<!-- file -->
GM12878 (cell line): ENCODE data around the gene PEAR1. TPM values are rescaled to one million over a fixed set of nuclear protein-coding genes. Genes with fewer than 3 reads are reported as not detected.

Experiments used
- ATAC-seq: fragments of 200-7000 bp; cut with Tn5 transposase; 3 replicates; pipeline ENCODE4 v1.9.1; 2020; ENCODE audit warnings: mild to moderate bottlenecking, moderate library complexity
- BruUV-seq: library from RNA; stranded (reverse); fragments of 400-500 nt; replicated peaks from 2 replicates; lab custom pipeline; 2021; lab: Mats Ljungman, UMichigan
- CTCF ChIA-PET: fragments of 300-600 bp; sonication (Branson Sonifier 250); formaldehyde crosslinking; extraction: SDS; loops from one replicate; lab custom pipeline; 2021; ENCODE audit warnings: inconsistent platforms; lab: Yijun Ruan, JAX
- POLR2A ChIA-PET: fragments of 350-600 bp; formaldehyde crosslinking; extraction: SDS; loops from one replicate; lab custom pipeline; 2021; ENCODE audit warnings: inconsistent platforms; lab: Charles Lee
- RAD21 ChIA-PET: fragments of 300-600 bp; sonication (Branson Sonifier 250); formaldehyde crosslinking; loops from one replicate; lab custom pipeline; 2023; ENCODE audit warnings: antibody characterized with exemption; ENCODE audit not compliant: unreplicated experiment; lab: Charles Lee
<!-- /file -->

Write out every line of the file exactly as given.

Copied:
GM12878 (cell line): ENCODE data around the gene PEAR1. TPM values are rescaled to one million over a fixed set of nuclear protein-coding genes. Genes with fewer than 3 reads are reported as not detected.

Experiments used
- ATAC-seq: fragments of 200-7000 bp; cut with Tn5 transposase; 3 replicates; pipeline ENCODE4 v1.9.1; 2020; ENCODE audit warnings: mild to moderate bottlenecking, moderate library complexity
- BruUV-seq: library from RNA; stranded (reverse); fragments of 400-500 nt; replicated peaks from 2 replicates; lab custom pipeline; 2021; lab: Mats Ljungman, UMichigan
- CTCF ChIA-PET: fragments of 300-600 bp; sonication (Branson Sonifier 250); formaldehyde crosslinking; extraction: SDS; loops from one replicate; lab custom pipeline; 2021; ENCODE audit warnings: inconsistent platforms; lab: Yijun Ruan, JAX
- POLR2A ChIA-PET: fragments of 350-600 bp; formaldehyde crosslinking; extraction: SDS; loops from one replicate; lab custom pipeline; 2021; ENCODE audit warnings: inconsistent platforms; lab: Charles Lee
- RAD21 ChIA-PET: fragments of 300-600 bp; sonication (Branson Sonifier 250); formaldehyde crosslinking; loops from one replicate; lab custom pipeline; 2023; ENCODE audit warnings: antibody characterized with exemption; ENCODE audit not compliant: unreplicated experiment; lab: Charles Lee